Tory Ministers’ Shadow-Boxing, Cast-Iron’s Crawling

Conservative Home published a seemingly impressive list of ‘battling Tory Ministers’ this week, to illustrate how Cameron’s crew are ‘standing up’ to the EUSSR.

In fairness, I append part of their piece.


Seven ministries have gone to war with the EU in the last fortnight

EU Exit

Imagine if the DWP, Foreign Office, Home Office, Department of Justice, DEFRA, the Treasury and the Attorney General all announced that they were launching outright challenges to European policies and institutions. It would be a major change of attitude towards Brussels and Strasbourg, a more bullish approach by British politicians finally standing up to domineering eurocrats.

It may surprise you to learn that you don’t need to imagine it: that is exactly what has happened over the last two weeks….

Here’s the chronology:

  • DWP: First, Iain Duncan Smith announced that he would fight a legal battle against the EU Commission to defend Britain’s protections against welfare tourism
  • Foreign Office: Then William Hague presented his proposal for a red card system which would give member states’ parliaments the right to veto Commission proposals
  • Department of Justice: Last Friday, Chris Grayling fired warning shots over new, job-destroying EU data protection proposals – an issue he followed up in the Sunday Telegraph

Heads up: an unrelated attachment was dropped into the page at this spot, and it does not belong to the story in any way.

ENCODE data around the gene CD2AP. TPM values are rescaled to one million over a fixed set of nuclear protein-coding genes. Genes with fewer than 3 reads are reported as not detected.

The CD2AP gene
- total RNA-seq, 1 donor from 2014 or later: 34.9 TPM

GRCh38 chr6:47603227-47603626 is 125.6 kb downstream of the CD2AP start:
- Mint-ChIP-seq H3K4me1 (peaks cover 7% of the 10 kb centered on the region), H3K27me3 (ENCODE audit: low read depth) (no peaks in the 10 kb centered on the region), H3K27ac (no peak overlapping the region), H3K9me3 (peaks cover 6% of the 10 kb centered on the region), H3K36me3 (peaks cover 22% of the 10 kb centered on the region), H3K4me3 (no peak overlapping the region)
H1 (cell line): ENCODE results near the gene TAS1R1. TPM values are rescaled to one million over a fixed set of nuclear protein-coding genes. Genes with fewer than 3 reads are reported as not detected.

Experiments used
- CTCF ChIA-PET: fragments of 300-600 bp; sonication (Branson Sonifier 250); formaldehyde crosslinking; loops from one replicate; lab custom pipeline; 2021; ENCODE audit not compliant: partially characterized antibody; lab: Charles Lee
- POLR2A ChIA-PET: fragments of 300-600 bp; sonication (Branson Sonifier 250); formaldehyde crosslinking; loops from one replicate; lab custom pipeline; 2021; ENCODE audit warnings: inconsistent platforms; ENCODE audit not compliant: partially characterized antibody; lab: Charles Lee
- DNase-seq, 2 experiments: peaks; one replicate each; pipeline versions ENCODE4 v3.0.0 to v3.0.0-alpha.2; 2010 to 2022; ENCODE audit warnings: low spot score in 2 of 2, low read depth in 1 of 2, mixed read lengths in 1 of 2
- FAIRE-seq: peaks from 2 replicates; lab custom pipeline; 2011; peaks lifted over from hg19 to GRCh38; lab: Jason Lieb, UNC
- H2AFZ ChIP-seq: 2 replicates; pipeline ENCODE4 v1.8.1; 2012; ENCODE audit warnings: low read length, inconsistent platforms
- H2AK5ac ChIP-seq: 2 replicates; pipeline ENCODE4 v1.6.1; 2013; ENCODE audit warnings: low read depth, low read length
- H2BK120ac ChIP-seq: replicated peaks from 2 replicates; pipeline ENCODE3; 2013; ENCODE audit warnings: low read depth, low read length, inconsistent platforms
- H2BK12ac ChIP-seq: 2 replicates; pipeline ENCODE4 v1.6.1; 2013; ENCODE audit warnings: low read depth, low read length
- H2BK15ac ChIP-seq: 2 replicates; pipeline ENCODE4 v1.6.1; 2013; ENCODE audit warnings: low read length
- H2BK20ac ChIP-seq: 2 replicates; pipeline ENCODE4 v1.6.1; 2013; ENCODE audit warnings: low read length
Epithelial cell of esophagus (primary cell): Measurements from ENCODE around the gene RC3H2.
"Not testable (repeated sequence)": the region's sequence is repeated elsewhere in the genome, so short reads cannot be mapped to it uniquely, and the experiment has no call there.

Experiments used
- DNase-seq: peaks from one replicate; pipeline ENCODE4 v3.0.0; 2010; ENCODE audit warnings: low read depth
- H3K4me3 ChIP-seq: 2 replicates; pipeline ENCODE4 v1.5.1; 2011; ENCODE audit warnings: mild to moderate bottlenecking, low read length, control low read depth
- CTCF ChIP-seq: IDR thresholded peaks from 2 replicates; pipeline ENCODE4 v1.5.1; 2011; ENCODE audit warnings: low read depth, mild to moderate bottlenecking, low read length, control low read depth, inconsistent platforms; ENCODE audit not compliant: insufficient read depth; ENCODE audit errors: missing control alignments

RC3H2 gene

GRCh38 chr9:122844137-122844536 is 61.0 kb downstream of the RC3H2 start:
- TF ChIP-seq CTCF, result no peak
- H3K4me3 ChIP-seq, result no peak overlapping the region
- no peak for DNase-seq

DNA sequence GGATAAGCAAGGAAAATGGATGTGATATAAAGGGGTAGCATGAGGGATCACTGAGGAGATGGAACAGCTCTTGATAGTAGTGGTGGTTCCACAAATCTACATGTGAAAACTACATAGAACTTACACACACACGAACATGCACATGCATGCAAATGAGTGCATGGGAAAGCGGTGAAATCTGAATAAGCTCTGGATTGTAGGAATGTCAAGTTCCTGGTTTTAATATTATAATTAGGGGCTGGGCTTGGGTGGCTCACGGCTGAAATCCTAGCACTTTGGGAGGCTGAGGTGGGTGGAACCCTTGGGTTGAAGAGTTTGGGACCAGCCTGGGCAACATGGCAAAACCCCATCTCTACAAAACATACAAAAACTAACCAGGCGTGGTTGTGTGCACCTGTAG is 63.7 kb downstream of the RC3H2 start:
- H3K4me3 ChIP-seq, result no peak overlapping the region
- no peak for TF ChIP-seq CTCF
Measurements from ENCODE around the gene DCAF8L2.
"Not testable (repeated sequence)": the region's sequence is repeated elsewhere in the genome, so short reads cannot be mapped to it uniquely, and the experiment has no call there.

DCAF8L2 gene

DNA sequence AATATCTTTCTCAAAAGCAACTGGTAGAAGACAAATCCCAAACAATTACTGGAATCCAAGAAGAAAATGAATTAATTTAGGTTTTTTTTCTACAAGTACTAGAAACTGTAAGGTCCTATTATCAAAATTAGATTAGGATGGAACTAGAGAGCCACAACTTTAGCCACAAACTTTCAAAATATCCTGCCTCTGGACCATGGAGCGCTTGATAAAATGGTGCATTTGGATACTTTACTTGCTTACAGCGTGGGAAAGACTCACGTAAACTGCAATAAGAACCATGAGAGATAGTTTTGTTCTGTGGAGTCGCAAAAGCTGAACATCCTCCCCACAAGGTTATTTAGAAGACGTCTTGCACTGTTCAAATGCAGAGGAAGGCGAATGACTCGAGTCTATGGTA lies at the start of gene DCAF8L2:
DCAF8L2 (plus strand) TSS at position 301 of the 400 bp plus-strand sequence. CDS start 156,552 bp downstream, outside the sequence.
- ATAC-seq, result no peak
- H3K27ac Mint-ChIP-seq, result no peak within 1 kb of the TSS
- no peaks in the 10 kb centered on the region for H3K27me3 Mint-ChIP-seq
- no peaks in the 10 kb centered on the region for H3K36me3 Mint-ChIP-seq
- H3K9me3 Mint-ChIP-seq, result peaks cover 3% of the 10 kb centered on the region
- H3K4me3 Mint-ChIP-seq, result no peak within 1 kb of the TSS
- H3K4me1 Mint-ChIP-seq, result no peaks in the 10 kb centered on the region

• Home Office: On the same day, Theresa May told her opposite numbers at Europe’s home affairs ministries that the rule on free movement of peoples must be changed to prevent migrants travelling to take advantage of the UK taxpayer, rather than to work
  • DEFRA: Yesterday, we learned that fisheries minister Richard Benyon intends to take back fishing quotas for allocation to British-based vessels rather than French and Spanish trawlers 
  • Treasury: Meanwhile, the Treasury told the Sun on Sunday of George Osborne’s intention to fight the EU Commission over plans to remove a raft of VAT exemptions
  • Attorney General: Today, Dominic Grieve will appear in the Supreme Court to fight attempts to force Britain to give prisoners the vote – a legal dispute that will be followed shortly by a vote in Parliament on the issue

It is sad but true that examples of domestic politicians going out of their way to have a punch-up with the European authorities are few and far between. That seven cases have cropped up in such a short space of time suggests this is not a coincidence.

There are two schools of thought about what is going on:

1) This is a deliberate step in David Cameron’s renegotiation strategy – the early stages of Britain asking for powers to be returned and the way the EU works to be reformed

2) This is an unintended symptom of the referendum pledge – where eurosceptic and anti-EU ministers previously felt that “banging on about Europe” could be career-damaging, now they are letting rip in a way they have long wished to do….


Maybe so, maybe so…but theres room for at least one more ‘school of thought, surely?

That it demonstrates clearly that the British Government’s judgement on what’s good for Britons cannot be implemented without getting permission from the EU Court and/or the EU Commissars

And meanwhile, Cast-Iron Cameron is hell-bent on currying favour with those enemies of inependence.

For what was he himself ‘banging on about,’ according to EU Observer this week?

UK Prime Minister David Cameron will extol the virtues of British membership of the EU’s ‘top table’ on Monday (10 June).

  • Britain needs to be at the EU ‘top table’ – Cameron


And the proper response of patriots to that sycophantic swine?
eussr kitchener